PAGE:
On my holiday last week I noticed something else. I was visiting friends in England and for the whole week I had no problems. One morning I was doing a video lesson on spanishdict, and when I wanted to speak English that day, I found out that I just lost it (my English). The whole day my English was a mess! So I think my brain had a language barrier or overload! It couldn't cope translating from Dutch to English and learning Spanish at the same time. Big Language error in my brain hihi :D and the result: an English shut-down. We did have a big laugh about it, me and my friends. I really said funny things that day, things that just weren't any language I think. hihi.
Looking forward to reading more stories about this subject!
May I suggest (the) your problem understanding your great grandmother was not only about her having an accent but also, at least in part, due to incorrect pronunciation.
We ALL have accents. As said above good actors can sound authentic even without understanding the language.
I remember the film "Out of Africa" starring Merryl Streep. She spoke perfect English in the film but played the part of a Danish lady. She had a very slight Danish accent that very few people in the world would have recognised. Someone had taught her how to do this.
I taught English in the Czech Republic and met dozens of Czech people who you would be full sure were English (Sometimes American, sometimes Irish, depending on where they learned English) when you talked to them. I would have bet money on it!
Czech and English are very very different languages, Spanish and English have a lot more in common, so I'm sure it's very possible.
English speaking people find pronunciation from other Germanic languages like German and Dutch easiest, but with hard work you can do anything
Remember your grandmother didn't have all the resources available to her when she was learning English as we do now learning Spanish.
If you are really serious about getting rid of your accent it might be worth looking into getting special "lose your accent" classes. I know they do them in English, I assume in Spanish too. But I really think it's a pity when someone looses their accent. How you talk is something about who you are.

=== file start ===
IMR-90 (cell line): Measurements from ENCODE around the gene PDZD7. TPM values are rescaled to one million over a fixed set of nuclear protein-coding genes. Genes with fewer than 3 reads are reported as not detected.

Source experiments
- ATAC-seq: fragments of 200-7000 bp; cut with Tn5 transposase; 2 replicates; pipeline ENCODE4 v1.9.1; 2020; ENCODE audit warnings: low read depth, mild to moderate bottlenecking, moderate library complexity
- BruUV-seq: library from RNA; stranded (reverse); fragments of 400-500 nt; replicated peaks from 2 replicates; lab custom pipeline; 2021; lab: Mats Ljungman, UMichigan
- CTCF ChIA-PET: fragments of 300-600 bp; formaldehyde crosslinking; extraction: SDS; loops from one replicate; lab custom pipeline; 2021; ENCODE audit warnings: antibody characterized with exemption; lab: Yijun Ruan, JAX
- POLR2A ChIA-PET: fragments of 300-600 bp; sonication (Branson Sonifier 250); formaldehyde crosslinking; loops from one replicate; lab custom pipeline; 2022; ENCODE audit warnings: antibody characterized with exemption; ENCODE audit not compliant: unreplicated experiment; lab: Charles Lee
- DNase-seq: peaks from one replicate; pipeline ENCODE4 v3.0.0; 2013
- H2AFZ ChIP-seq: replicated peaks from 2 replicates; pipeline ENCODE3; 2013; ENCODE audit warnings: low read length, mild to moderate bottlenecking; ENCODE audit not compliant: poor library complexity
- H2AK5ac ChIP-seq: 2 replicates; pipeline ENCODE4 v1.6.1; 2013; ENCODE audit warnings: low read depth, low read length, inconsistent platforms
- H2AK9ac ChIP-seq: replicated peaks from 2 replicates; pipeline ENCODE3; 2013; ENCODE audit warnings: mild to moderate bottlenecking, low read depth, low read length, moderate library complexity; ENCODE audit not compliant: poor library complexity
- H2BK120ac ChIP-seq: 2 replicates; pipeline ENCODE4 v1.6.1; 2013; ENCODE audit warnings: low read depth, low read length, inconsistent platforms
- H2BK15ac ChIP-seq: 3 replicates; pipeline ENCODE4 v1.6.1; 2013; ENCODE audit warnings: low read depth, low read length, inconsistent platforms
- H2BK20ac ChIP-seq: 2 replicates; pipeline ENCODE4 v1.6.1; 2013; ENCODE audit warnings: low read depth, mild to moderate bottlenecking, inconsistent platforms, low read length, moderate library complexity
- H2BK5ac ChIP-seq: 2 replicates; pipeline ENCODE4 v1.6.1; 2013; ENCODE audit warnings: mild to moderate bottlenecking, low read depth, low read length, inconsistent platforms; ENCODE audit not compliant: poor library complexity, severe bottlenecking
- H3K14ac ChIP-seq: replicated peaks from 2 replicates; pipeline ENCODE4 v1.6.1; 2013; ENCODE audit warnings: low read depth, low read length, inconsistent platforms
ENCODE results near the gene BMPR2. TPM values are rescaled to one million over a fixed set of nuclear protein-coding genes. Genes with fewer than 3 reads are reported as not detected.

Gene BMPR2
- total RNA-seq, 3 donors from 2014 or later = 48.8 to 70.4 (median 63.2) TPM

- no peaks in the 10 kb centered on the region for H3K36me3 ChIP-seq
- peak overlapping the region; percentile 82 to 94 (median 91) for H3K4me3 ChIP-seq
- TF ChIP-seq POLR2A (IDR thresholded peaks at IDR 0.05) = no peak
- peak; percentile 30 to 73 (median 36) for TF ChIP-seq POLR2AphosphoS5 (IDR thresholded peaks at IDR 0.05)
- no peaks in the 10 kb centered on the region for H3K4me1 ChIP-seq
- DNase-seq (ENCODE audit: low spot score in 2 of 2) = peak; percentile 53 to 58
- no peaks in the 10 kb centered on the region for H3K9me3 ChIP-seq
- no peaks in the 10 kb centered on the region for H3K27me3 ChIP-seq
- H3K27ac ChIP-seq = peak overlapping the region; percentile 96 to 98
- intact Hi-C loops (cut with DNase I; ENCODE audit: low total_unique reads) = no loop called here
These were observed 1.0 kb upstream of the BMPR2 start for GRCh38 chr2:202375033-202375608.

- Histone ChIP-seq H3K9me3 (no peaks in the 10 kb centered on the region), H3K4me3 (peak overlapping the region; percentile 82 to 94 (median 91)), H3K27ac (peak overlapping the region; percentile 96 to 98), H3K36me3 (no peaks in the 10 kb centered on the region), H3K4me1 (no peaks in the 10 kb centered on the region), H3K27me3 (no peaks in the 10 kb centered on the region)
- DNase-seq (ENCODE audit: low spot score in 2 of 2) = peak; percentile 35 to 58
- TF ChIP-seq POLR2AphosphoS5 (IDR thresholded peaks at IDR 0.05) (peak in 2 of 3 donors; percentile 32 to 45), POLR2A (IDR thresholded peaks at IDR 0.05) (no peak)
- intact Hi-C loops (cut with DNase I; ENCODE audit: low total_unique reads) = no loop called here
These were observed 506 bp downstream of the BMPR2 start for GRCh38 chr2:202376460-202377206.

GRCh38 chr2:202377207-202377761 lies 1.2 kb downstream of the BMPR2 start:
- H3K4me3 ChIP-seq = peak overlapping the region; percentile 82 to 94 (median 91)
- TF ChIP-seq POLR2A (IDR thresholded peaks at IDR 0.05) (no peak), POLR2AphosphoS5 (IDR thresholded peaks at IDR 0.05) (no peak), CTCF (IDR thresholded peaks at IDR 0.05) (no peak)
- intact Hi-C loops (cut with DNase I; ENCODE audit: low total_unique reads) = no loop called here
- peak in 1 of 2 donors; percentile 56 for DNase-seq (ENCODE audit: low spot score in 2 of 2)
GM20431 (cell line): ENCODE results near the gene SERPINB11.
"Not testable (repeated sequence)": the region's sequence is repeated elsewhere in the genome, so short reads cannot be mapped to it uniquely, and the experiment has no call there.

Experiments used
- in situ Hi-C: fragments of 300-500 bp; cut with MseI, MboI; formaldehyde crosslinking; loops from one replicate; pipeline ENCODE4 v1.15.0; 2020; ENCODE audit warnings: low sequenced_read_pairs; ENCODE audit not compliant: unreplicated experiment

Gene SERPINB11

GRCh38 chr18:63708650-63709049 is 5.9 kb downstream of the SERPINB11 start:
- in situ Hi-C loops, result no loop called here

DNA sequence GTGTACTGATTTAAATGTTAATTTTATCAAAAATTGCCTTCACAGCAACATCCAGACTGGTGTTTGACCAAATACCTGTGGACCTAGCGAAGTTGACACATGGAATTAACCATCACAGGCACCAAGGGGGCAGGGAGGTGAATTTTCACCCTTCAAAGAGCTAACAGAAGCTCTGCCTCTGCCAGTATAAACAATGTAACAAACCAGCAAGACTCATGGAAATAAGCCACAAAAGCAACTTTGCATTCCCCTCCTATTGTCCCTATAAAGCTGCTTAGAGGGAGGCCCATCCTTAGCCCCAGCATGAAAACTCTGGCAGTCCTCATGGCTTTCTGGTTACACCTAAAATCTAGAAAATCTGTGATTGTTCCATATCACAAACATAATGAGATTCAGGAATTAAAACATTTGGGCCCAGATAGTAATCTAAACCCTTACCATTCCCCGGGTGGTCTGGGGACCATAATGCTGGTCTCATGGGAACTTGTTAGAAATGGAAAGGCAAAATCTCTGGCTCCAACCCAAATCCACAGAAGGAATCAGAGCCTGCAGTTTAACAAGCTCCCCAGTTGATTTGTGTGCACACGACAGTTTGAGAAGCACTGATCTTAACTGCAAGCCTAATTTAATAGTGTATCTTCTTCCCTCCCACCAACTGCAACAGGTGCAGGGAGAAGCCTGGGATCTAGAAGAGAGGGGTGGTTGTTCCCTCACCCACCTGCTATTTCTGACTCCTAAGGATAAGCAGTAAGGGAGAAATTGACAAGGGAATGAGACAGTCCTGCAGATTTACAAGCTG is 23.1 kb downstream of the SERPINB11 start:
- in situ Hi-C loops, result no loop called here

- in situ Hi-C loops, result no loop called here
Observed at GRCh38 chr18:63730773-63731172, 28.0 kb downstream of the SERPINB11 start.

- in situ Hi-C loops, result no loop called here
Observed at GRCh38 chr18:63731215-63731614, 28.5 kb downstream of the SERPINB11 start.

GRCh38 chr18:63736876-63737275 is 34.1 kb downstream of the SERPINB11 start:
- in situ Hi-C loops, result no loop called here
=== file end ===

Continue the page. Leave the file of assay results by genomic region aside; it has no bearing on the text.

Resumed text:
Honestly I think it depends on the individual - and don't forget that people like your grandmother Peter, lived a unique set of circumstances, she probably did not work and probably was surrounded by Spanish speakers in the house? That would make the difference. She probably lived in a little Spanish 'bubble' so I would not fault her for not having made more progress. I have met so many polyglots (mostly Europeans) who absolutely dominate English and believe me I am critical (without meaning to be so) but for some reason my brain seems to pick up the errors and make a note of them and it astounds me the level of knowledge the Europeans seem to acquire. Meanwhile here in Canada they can`t even seem to get school kids to learn our second official language properly. I just don't get it. The study of language is fascinating isn't it.
A lot depends on whether the people who are learning a language as an adult are living solely amongst their adopted language speakers , and are not living at home speaking their native language. Also there are many people who are "language Parrots" in other words they have the ability to copy the accents quickly and easily . If you notice great actors who play a role of a character who speaks in an accent or language other than their own , they are able to make themselves sound quite authentic , those who have a good ear for music can usually copy an accent quite readily , I am sure we all have this ability if we try hard enough and believe in our natural instincts for survival.
I agree with Margaretbl and Ray76 - some people do it better than others, it's an innate ability. However, it's an ability that should be nurtured early in life, just like music. I have met Americans who have this knack, but less in numbers, because Americans do not encourage their children to learn foreign languages - so, they don't know if they have this ability or not, and do not develop it.
My father was Italian, went to Brazil at age 6, lived there for almost 40 years, then moved to Bolivia for 4 years, and finally to the US. Although he had a great ability for languages, he did have an accent, and whenever someone mentioned his accent, he would say "speaking a foreign language requires you to make mistakes to learn; I make mistakes and have an accent in four languages - and you?"